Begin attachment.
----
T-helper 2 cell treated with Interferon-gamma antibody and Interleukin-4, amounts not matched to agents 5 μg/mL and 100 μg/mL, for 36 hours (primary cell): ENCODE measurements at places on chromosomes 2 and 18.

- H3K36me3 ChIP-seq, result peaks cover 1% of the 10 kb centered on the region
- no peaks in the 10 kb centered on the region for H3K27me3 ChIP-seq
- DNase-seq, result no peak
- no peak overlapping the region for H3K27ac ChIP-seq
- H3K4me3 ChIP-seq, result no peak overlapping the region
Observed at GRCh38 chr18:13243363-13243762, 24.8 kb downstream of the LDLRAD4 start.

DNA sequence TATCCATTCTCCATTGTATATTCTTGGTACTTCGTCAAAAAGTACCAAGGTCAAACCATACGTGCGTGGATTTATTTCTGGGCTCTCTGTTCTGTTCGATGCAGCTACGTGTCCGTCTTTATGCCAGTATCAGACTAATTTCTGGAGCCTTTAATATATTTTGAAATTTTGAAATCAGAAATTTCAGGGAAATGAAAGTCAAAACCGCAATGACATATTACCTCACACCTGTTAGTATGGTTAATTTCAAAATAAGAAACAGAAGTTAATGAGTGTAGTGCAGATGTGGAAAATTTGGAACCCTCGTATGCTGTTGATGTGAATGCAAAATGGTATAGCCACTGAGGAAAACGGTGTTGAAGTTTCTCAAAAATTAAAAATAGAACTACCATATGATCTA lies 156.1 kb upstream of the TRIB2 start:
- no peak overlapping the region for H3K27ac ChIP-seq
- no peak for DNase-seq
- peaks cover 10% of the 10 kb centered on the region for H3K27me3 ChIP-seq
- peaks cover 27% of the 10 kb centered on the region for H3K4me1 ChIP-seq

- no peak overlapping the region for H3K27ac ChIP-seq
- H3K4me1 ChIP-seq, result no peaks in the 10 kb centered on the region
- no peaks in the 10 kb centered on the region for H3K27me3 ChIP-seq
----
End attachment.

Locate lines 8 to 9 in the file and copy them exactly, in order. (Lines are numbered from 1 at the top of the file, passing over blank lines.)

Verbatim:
DNA sequence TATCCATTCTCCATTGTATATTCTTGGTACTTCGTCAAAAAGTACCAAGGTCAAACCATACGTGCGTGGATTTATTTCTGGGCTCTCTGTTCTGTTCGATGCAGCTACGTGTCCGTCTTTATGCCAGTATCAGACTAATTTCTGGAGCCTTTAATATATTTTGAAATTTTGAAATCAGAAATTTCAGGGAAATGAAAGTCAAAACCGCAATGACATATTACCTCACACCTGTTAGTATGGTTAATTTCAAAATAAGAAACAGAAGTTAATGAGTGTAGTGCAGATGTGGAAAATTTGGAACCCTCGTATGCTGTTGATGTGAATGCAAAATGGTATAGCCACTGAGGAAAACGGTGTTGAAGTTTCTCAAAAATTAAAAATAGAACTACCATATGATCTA lies 156.1 kb upstream of the TRIB2 start:
- no peak overlapping the region for H3K27ac ChIP-seq